It’s noticeable to me but how would the “everyones” ever find out?


* in September 1997

An Unbelief Problem?

Image source: see notes

Image source: see notes

I scheduled a visit with our pastor Doug last week for counsel about a life development that I characterized as a “setback.”.

After I laid out what was happening, he offered a question, “What is this “setback” preventing you from achieving?”

I reviewed some goals I viewed this setback blocking my way from – to make a satisfactory living, contribute in my workplace, be viewed there as valued and relevant, and to have sufficient non-work time leftover for personal pursuits – family, community, church, etc.

When I finished my diatribe, Doug allowed a long pause into our conversation during which an odd dawning rose in me that I had failed to mention the Lord in any of my answers,

n o t   e v e n   o n c e.

“OK,” Doug commented, “but you haven’t answered my question. “How are you not moving forward due to these developments?”

I thought I had JUST ANSWERED that question so I was somewhat at a loss for words.   Doug came to the rescue (if you can call it that).

“Glenn, don’t take this wrong because I suffer from this as well.  Try considering that you suffer more from an unbelief problem than from this so-called setback.”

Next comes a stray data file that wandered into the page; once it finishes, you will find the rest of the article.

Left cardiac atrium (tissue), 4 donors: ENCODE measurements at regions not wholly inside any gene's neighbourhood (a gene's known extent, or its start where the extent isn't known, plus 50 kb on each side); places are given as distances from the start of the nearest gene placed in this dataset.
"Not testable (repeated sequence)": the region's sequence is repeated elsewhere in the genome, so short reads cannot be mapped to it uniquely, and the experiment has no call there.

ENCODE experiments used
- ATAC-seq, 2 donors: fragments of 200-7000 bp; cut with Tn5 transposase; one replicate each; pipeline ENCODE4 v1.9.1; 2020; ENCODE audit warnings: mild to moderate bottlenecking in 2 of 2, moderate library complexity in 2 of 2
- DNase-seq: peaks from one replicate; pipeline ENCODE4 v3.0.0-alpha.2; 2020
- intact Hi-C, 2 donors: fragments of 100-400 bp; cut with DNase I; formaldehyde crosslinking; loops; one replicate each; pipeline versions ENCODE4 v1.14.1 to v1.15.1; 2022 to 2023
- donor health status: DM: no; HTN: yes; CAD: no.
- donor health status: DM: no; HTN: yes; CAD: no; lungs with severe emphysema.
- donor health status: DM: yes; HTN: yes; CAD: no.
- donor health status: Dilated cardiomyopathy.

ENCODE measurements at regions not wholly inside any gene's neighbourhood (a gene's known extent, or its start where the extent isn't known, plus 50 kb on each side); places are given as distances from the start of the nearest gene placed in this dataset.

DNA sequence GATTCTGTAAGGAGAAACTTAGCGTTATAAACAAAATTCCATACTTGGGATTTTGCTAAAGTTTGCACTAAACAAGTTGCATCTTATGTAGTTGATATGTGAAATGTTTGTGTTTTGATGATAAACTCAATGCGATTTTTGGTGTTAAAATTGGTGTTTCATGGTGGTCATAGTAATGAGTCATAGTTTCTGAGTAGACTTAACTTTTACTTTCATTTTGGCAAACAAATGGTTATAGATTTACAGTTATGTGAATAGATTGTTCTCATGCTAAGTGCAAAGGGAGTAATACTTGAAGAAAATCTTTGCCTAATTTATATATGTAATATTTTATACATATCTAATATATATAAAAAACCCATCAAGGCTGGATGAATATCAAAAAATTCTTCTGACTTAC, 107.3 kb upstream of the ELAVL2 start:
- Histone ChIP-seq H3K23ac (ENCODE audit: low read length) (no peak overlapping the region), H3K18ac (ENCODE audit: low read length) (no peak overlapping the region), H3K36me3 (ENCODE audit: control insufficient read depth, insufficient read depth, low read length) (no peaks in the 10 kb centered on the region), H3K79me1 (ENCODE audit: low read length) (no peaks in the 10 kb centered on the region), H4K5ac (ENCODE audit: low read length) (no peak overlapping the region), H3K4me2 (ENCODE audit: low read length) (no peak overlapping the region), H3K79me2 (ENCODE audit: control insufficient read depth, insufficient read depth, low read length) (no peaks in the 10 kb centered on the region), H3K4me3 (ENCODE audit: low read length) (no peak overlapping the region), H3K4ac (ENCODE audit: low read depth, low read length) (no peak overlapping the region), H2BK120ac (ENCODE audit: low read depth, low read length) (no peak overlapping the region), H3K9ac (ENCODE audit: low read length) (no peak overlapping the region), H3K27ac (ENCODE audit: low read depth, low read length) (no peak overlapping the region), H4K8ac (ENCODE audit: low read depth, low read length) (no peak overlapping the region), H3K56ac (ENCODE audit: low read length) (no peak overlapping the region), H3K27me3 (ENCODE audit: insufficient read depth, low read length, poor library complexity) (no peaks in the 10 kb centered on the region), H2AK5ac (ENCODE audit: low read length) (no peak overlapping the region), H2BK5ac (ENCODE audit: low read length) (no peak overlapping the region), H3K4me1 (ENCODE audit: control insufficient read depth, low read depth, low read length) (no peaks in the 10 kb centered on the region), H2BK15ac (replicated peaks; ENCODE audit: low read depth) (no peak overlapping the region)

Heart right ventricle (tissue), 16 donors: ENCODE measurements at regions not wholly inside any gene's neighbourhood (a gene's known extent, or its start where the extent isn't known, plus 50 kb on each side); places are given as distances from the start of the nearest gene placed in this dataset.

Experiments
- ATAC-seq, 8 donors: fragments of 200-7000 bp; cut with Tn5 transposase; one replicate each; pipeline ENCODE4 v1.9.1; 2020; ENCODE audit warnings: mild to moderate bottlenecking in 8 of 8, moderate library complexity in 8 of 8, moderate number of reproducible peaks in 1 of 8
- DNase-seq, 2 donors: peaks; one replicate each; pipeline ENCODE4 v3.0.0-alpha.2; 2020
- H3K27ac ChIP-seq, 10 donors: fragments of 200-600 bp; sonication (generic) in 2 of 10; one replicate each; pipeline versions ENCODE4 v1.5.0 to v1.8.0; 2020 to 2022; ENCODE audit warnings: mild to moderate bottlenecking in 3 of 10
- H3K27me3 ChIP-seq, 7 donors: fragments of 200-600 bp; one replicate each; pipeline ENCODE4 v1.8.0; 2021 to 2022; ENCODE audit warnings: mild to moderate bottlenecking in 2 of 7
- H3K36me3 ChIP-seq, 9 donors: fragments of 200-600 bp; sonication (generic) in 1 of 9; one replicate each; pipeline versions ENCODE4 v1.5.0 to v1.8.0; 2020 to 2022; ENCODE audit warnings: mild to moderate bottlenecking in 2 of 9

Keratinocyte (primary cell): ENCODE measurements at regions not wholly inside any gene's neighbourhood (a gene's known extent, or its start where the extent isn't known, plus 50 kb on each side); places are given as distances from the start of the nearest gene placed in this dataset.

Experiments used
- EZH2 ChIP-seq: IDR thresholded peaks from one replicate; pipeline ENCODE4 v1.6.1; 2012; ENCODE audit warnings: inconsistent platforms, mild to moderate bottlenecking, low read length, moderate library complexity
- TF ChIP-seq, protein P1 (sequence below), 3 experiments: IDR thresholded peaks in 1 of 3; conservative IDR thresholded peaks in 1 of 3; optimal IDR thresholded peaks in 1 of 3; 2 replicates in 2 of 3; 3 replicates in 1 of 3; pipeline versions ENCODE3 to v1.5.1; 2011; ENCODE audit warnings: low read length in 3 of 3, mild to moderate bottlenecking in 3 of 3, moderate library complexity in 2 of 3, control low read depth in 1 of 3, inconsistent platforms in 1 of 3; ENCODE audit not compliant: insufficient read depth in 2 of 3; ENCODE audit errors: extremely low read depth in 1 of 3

An unbelief problem?   Me?

Cycle of unbelief

The vicious cycle of unbelief (Gospel Transformation, pg 145)

Clutter-clearing comments like those are why I appreciate Doug’s counsel so much.  However, not until I was visiting with God the next morning did the weight of my alleged unbelief problem begin to sink in. The Gospel Transformation study I’m doing even offered a nice little diagram for my condition, titled “The vicious cycle of unbelief.”

I was more than a bit taken aback to see myself in ALL FOUR unbelief categories.  A couple of pages later was “The gracious cycle of faith” where I saw some of myself but not nearly enough.

Doug often explains how belief is just one of three ingredients of faith – Knowing Christ, Believing in Christ and Trusting Christ. If all are not present and working simultaneously, it’s not faith.

The fourth bullet of category 3 of the unbelief cycle really gave me pause., “I give intellectual assent to who I am in Christ, but it is “only positional,” it will really be true when I get to heaven.”  To defer to this line of thinking, as I sometimes do, is to dismiss what Jesus offers, “thy kingdom come on earth as it is in heaven.” As in RIGHT NOW!